Kwanzaa’s principles are expressed in Swahili, the co-opted language of the ’60s black radical. But they still reflect what most experts on the black condition scream are missing from our homes: unity, self-determination, collective work and responsibility, cooperative economics, purpose, creativity, and faith. Sure, some of these echo Christian tenets. Some, though, speak to the educational, financial, and familial repair that is needed specifically in black communities. My simple defense of Kwanzaa is that in the short time that we celebrated the holiday, it brought my family together.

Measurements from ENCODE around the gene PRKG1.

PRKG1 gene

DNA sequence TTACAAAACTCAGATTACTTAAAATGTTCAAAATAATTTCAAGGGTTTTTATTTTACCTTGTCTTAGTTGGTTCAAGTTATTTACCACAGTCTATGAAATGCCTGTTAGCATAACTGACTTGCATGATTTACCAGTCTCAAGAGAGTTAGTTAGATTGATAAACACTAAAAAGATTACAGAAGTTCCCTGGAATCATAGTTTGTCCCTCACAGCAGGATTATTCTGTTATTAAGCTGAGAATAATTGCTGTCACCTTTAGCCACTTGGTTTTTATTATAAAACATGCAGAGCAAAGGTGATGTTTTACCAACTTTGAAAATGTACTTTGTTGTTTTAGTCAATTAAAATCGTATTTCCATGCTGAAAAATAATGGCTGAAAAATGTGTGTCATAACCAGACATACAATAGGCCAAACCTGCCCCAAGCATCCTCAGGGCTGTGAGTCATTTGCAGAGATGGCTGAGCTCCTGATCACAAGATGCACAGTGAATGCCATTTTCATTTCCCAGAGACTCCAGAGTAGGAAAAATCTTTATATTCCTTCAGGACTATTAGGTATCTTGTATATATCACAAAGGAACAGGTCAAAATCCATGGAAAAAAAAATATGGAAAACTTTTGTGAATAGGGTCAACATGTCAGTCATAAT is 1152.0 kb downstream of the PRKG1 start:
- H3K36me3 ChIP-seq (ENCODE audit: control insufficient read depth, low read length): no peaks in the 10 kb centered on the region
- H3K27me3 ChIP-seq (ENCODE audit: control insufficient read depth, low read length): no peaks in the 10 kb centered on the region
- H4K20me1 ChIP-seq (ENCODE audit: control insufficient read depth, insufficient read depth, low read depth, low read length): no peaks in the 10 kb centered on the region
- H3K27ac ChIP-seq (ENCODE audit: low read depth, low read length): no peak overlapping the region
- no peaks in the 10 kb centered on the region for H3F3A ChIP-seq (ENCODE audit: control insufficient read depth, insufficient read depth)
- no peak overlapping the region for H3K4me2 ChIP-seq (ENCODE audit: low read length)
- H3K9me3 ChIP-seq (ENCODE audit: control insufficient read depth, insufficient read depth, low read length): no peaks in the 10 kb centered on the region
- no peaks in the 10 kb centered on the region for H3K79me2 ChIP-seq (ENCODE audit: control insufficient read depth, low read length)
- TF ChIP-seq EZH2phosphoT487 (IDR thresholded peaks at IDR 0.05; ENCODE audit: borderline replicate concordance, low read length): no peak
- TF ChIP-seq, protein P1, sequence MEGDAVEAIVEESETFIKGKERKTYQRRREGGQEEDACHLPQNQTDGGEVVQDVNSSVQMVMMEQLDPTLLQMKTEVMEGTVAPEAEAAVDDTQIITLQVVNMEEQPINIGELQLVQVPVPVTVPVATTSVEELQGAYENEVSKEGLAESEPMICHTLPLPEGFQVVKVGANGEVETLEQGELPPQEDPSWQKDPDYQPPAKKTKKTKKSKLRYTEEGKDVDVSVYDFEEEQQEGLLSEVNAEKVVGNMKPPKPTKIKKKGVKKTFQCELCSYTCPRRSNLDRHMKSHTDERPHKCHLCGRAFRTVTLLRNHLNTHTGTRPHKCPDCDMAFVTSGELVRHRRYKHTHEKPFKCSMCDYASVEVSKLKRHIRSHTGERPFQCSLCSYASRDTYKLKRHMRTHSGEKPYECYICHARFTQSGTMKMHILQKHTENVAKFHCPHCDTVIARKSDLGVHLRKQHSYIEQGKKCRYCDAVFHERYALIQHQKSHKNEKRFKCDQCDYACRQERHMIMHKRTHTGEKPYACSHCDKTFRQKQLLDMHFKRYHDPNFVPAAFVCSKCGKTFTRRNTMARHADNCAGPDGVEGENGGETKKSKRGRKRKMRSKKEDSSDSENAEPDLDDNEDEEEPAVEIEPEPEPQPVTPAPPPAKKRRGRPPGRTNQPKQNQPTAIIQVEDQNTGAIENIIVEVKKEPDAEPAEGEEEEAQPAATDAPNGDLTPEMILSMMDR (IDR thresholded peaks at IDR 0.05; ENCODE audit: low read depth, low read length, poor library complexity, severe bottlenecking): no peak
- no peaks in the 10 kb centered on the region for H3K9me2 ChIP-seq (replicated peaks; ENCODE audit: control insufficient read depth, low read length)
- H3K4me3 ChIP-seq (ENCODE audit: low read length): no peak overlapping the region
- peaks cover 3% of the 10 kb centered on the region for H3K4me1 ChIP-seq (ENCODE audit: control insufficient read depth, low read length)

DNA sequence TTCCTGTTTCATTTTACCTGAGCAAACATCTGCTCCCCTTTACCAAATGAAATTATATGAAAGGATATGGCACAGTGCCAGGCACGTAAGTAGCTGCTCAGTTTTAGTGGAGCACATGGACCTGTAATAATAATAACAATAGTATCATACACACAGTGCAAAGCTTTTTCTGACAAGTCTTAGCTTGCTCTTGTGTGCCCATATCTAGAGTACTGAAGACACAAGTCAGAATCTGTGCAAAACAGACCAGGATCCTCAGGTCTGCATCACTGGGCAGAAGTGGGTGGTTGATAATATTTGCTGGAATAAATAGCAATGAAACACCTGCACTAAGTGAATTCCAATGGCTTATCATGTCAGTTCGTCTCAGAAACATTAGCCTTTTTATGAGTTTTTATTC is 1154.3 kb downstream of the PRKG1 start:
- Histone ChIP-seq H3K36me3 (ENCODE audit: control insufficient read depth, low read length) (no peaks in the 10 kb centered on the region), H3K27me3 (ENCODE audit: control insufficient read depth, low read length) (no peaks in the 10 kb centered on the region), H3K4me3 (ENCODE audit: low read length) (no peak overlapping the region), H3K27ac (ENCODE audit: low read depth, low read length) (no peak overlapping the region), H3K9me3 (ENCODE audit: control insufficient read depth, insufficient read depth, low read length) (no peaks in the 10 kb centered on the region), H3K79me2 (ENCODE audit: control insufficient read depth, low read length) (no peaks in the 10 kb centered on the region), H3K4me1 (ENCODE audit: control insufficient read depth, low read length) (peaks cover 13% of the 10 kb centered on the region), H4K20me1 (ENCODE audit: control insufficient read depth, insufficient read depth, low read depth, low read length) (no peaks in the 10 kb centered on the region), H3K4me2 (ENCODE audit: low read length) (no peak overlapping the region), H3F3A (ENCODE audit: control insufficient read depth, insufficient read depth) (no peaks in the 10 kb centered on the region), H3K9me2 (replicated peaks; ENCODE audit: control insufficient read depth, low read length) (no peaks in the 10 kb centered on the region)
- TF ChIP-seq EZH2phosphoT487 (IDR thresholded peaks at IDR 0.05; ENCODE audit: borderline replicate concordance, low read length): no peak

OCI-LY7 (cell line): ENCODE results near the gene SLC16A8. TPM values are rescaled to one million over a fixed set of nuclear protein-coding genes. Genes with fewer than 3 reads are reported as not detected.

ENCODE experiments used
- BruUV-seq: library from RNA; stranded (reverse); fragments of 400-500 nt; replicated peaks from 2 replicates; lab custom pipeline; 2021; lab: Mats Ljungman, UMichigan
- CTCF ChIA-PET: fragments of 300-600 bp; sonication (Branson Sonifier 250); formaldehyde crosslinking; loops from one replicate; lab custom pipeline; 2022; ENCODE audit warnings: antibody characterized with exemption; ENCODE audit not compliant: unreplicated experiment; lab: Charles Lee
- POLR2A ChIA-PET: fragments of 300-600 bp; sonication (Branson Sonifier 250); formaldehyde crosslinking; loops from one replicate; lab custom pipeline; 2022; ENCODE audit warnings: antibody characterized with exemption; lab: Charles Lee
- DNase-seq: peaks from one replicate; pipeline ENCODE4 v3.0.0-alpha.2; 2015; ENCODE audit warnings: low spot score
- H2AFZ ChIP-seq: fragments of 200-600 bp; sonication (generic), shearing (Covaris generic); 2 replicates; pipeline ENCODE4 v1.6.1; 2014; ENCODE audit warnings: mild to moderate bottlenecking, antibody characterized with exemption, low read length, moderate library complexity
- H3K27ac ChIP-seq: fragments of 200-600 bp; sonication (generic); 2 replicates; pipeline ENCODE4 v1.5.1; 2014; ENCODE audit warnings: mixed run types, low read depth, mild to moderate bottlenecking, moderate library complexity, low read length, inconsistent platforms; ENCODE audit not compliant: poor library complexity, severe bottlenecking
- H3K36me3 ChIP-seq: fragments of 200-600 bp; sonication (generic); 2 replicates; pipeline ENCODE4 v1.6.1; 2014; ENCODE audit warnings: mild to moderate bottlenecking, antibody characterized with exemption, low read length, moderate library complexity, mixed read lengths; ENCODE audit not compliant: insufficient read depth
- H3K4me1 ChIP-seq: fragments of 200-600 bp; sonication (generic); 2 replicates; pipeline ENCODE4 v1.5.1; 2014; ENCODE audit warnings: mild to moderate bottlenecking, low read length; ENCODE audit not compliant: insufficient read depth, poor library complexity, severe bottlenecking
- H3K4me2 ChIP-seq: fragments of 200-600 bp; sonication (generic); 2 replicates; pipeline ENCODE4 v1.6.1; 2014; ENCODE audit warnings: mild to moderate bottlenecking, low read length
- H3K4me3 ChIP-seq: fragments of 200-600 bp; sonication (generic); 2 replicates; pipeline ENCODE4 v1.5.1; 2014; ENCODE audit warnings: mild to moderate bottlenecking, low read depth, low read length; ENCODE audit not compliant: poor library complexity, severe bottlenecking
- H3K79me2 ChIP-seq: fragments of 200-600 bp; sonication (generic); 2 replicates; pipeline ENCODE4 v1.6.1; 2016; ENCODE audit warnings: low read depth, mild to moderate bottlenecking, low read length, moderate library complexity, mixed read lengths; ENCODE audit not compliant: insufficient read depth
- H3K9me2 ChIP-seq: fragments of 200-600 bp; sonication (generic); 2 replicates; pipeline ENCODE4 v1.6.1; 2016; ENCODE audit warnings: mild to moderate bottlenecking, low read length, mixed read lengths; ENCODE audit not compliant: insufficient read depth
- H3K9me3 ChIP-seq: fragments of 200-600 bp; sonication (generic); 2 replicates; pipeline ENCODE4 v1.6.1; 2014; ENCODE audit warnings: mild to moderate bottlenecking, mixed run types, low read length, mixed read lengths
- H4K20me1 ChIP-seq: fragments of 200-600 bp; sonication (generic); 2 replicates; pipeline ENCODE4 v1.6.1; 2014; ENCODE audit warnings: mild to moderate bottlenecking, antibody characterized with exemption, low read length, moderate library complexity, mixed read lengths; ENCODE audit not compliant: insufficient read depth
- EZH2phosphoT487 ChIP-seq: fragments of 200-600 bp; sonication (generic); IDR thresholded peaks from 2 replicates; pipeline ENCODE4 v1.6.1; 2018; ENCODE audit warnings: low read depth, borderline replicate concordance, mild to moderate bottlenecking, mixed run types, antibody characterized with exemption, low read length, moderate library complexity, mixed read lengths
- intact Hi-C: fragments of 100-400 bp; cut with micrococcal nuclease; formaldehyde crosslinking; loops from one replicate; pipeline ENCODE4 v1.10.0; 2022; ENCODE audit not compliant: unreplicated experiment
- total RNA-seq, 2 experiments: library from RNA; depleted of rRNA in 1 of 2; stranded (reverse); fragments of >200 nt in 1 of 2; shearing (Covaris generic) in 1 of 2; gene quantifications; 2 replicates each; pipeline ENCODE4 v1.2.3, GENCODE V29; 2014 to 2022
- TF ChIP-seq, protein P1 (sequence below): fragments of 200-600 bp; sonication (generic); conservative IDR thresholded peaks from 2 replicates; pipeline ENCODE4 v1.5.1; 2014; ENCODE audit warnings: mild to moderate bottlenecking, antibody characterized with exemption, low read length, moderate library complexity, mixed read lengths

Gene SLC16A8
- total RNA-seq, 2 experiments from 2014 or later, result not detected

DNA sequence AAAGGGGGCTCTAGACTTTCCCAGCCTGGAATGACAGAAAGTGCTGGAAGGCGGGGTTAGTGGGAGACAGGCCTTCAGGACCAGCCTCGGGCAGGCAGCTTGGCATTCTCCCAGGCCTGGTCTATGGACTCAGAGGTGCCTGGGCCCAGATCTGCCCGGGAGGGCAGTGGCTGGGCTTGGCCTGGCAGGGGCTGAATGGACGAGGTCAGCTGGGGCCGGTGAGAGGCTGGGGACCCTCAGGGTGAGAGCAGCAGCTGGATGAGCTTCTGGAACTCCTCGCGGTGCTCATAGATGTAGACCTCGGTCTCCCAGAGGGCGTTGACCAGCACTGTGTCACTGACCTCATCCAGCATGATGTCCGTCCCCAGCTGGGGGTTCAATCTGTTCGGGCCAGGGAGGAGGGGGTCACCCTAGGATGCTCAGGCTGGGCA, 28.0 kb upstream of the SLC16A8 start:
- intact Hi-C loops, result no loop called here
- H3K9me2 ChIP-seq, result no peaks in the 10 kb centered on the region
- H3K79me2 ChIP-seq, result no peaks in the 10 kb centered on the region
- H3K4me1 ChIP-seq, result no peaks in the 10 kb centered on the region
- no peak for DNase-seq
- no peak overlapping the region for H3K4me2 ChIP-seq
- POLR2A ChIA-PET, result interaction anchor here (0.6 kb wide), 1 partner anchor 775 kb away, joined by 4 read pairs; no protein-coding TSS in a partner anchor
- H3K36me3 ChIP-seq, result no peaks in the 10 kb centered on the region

This is a perversion of justice.
We can never hope for a future with no problems. The solutions to problems create new problems, which in turn require new solutions.
Fiona Broome remembered Nelson Mandela dying in prison in the 1980s (he didn’t). Oddly, many people had the same false memory.
People think that unhappiness causes our minds to wander, but what if the causation goes the other way?
They say that nobody understands quantum mechanics. But thanks to these three pioneers in quantum entanglement, perhaps we do.